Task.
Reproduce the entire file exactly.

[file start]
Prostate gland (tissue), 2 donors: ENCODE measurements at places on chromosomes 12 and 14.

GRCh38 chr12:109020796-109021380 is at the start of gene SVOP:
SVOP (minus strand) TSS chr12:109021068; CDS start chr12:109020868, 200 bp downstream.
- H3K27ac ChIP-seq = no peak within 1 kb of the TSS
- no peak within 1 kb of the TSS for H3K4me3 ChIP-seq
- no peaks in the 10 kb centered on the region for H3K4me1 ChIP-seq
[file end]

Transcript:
Prostate gland (tissue), 2 donors: ENCODE measurements at places on chromosomes 12 and 14.

GRCh38 chr12:109020796-109021380 is at the start of gene SVOP:
SVOP (minus strand) TSS chr12:109021068; CDS start chr12:109020868, 200 bp downstream.
- H3K27ac ChIP-seq = no peak within 1 kb of the TSS
- no peak within 1 kb of the TSS for H3K4me3 ChIP-seq
- no peaks in the 10 kb centered on the region for H3K4me1 ChIP-seq